Judge Pirrello quits Vance case
By Joe Baker, Senior Editor
Judge Ronald Pirrello has withdrawn from the defamation case of Clarence L. Vance and his wife, Harriet. The case grew out of a bankruptcy proceeding involving the Vances.
Pirrello gave as his reason the fact that Vance did not support his retention on the bench. He assigned the Vance case to Judge Brian Shore, a function normally performed by the chief judge.
The bankruptcy case resulted when Vance was unable to repay a bank loan on his livestock operation. The defamation case, which is a civil matter, arose after Harriet Vance, who owned farmland on Brick School Road north of Pecatonica, put liens against a tenant farmers crops, alleging he failed to pay his rent for the property.
The tenant went before Judge Gerald Grubb and obtained a temporary injunction against Harriet Vance. She then placed a second lien against the tenant.
Judge Grubb, without a hearing, converted the temporary injunction to a permanent one. The tenant then retained an attorney and filed the defamation case, contending the actions of Harriet Vance damaged his credit and his reputation.
Although the Vances filed a number of motions and briefs in the defamation case, Judge Pirrello admitted in open court that he did not read them. Instead he ruled in favor of the tenant, awarding him $300,000 and legal fees.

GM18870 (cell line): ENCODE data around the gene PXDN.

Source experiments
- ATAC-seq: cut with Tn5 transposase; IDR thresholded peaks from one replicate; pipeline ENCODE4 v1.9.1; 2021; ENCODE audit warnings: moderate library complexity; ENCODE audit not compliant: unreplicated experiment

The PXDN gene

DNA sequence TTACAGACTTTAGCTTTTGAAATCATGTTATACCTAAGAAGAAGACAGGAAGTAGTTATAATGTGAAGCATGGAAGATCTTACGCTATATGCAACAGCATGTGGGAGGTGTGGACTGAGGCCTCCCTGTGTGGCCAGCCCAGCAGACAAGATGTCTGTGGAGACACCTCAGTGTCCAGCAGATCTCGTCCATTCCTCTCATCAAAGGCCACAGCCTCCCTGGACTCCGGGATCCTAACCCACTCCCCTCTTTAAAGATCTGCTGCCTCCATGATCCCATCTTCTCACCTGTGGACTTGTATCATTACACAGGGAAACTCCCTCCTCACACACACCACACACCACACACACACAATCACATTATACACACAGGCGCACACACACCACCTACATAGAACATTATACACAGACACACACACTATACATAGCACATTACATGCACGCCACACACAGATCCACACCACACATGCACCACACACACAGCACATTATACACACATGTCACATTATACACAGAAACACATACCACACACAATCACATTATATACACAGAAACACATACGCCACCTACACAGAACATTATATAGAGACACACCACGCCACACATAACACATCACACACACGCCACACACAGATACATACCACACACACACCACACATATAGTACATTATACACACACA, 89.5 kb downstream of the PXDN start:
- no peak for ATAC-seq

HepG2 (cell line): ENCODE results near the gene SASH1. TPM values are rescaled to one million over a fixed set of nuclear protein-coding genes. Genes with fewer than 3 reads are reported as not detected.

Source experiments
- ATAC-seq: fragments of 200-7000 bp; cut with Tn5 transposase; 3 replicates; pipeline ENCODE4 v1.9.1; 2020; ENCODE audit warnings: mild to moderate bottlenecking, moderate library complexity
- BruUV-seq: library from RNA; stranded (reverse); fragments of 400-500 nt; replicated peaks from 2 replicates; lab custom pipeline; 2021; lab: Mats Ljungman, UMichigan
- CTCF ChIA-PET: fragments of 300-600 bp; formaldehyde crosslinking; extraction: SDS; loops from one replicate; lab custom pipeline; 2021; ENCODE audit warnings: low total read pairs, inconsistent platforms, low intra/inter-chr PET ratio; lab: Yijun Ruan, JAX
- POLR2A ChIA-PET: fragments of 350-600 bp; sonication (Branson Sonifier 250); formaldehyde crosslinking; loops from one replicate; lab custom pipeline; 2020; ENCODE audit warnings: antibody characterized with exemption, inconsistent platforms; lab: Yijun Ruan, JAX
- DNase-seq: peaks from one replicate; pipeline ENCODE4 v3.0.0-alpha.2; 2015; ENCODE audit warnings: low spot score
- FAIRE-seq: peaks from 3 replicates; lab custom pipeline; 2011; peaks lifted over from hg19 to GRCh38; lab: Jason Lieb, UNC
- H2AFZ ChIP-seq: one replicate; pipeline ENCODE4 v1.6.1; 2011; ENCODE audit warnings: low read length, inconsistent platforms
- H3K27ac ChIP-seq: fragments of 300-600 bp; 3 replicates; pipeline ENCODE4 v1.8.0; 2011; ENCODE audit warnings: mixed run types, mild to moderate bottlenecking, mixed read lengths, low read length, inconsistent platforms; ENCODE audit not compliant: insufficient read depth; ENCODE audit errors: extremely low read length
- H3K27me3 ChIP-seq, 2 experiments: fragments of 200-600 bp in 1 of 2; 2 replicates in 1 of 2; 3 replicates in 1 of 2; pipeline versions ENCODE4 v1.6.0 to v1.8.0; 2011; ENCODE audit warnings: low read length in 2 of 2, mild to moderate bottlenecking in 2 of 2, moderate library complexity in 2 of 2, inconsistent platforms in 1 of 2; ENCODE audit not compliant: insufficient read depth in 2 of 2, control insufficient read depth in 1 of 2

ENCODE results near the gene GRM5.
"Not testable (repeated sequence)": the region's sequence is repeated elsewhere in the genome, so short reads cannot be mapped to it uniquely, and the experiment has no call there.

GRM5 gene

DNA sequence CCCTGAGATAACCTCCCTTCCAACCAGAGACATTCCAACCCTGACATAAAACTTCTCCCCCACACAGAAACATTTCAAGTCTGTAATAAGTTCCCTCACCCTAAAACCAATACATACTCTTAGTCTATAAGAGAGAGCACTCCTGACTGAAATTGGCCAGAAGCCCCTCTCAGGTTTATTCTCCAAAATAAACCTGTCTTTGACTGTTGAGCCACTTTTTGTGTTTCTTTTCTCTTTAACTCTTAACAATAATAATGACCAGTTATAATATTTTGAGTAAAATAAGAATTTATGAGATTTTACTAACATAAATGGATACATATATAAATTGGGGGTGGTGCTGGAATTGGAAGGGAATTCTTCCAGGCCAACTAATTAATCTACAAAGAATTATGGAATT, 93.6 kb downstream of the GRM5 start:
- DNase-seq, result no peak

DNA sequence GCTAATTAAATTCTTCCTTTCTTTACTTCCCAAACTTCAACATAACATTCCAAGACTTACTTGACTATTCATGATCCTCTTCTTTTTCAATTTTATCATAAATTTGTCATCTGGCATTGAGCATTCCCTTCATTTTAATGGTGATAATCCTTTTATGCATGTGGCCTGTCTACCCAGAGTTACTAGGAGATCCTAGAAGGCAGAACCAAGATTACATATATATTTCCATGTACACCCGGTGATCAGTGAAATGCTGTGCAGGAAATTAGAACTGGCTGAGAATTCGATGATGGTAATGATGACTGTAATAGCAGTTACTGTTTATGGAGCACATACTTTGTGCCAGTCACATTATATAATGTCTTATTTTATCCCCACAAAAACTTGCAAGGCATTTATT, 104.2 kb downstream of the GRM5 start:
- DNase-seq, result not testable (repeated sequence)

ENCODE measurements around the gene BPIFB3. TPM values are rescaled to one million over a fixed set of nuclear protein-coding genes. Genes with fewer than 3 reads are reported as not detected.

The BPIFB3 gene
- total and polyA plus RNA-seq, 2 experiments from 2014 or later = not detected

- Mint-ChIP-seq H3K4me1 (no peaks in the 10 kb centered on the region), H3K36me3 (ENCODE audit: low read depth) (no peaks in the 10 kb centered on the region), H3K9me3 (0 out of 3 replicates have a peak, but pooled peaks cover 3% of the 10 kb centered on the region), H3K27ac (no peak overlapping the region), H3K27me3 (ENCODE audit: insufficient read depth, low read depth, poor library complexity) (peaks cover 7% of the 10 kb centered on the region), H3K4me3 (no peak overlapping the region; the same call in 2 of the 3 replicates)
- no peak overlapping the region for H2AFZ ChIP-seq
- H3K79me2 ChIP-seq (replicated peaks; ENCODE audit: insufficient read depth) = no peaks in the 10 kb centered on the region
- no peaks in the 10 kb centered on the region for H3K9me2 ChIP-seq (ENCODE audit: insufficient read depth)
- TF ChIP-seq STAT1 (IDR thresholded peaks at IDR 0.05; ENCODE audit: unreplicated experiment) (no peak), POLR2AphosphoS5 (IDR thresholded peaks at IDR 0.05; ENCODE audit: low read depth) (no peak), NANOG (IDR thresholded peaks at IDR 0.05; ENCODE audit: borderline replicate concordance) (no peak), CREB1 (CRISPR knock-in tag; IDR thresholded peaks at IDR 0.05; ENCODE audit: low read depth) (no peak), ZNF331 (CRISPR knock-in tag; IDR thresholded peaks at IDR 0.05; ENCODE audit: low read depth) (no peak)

Attorney Janet Fuenty, representing the tenant farmer, asked the judge to require the Vances to attend a deposition to discover their assets. She also asked Judge Pirrello to sentence them to six months in jail. The Vances are both in their 60s.
Vance was also to appear before Judge John Truitt at the same time he was before Judge Pirrello. Truitt denied Vances motion to delay the deposition pending his appeal of Pirrellos ruling. He did so because Vance did not appear before him for the scheduled hearing, scheduled for the same time Vance was actually appearing before Pirrello.
When Judge Pirrello withdrew from the Vance case on Nov. 15, he also signed an order, with no hearing, holding Vance in contempt of court. Vance discovered the order some days after it was signed.
Judge Shore, when he took over the case, threatened Vance with incarceration unless he agreed to give a deposition. Vance continues to refuse.